Kim Lian Kee

Speaking of KL-style Hokkien Mee, one of the undisputed top guns is Kim Lian Kee (金莲记). This brand traces its roots to 1927 when Mr. Ong Kim Lian, a Chinese immigrant from Fujian Province (福建省) pioneered this recipe to the familiar form today. The original stall at Dang Wangi no long exists, but the current flagship outlet at Petaling Street (茨厂街) continues to draw hungry diners far and wide. The descendants of Mr. Ong have inherited the recipe and expanded the business through several outlets in the Klang Valley.

There is a Kim Lian Kee outlet at Sunway Pyramid. Per the original recipe, the stir-frying is done over charcoal instead of cooking gas, as the late founder insists that the former gives more distinctive "wok hei" (镬气) to the Hokkien Mee. To demonstrate that the tradition remains authentic, the wok stations at this outlet are visible from the dining section through glass windows (otherwise the place will be very smoky).
It is a sin to patronize this restaurant without an order of the signature Hokkien Mee (福建面, RM9.50). Sizzling hot from the wok and served over banana leaf, the lardy aroma preludes the gratifying taste that we are about to experience.
The thick yellow noodles are coated with a secret concoction of corn flour, soy sauce, oyster sauce and garlic. The noodles are accompanied with Chinese cabbage, pork pieces and pork lard (猪油渣). Yes, greasy pork lard which your physician warned you about! If you are concerned with your fat intake, you shouldn't even be reading thus far.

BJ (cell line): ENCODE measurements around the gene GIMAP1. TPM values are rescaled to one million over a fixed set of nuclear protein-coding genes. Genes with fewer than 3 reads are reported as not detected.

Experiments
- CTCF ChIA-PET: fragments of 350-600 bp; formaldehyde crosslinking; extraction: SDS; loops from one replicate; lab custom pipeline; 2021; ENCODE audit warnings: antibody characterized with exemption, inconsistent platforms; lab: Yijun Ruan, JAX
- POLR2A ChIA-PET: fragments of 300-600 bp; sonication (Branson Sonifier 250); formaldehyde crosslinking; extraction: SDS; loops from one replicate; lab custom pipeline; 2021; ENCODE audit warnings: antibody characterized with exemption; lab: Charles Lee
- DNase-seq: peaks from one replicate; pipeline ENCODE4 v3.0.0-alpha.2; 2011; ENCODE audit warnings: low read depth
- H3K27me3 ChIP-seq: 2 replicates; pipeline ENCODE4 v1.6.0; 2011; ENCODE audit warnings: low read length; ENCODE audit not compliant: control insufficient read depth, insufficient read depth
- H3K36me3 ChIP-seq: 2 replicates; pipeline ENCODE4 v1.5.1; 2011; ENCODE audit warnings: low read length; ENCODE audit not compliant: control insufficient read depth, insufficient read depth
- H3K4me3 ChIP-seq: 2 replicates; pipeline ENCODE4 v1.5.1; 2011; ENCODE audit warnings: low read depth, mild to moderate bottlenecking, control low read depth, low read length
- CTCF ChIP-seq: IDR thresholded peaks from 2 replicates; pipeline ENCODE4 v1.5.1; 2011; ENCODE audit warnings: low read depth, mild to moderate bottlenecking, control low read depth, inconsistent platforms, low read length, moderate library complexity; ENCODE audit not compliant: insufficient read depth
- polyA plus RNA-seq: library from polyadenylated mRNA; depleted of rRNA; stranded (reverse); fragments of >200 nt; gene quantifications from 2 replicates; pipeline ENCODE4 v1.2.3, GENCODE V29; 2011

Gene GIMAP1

The result is a fantastic meld of porky essence and mouth-watering gravy that puts other dishes to shame. The noodles are springy when picked by chopsticks. The pork pieces and pork lard are just begging to be consumed. We wasted no time in clearing the entire plate to the very last bit.

Another dish worth trying is the Cantonese Yin Yong (广府鸳鸯炒, RM9.50). The Yin Yong (鸳鸯) refers to the fact that two types of noodles are used: flat rice noodles (粿条) and rice vermicelli (米粉). Although pale in comparison to the Hokkien Style Mee, this dish is still quite delightful as Kim Lian Kee's "wok hei" technique also applies to this Cantonese dish.
Moving on to Loh Mee (卤面, RM9.50), the same thick yellow noodles is used. Unlike the thick black gravy that Penangites are familiar with, this is the KL-style (more specifically Ulu Yam-style) Hokkien Mee uses yellowish soya gravy. Some vinegar is typically poured in to give an appetizing sourish flavor. However, I still prefer the original Ulu Yam's cooking, where visitors to/from Genting Highlands are willing to take a short detour to this otherwise-uninteresting former New Village.
Last but not least, the Claypot Loh Shu Fan (瓦煲老鼠粉, RM10.90) dish is cooked and served using a claypot. The rice noodle is called loh shu fan (老鼠粉) or "rat tail noodle" due to its resemblance to the tail of a rodent. The gravy is made of soy sauce and oyster sauce, similar in composition to Hokkien Mee but more diluted and less rich in flavor. A semi-cooked egg is dropped into the gravy just before serving, thus giving an impression of moonlight (月光). When stirred, the egg serves to corrugate the gravy to make it thicker and richer in flavor.
The meal is very satisfying, at least regarding the Hokkien Mee. The other dishes are commendable to certain degree, but I still feel that Hokkien Mee is Kim Lian Kee's strength. If you do visit and only have stomach to try one dish, the choice becomes very obvious.

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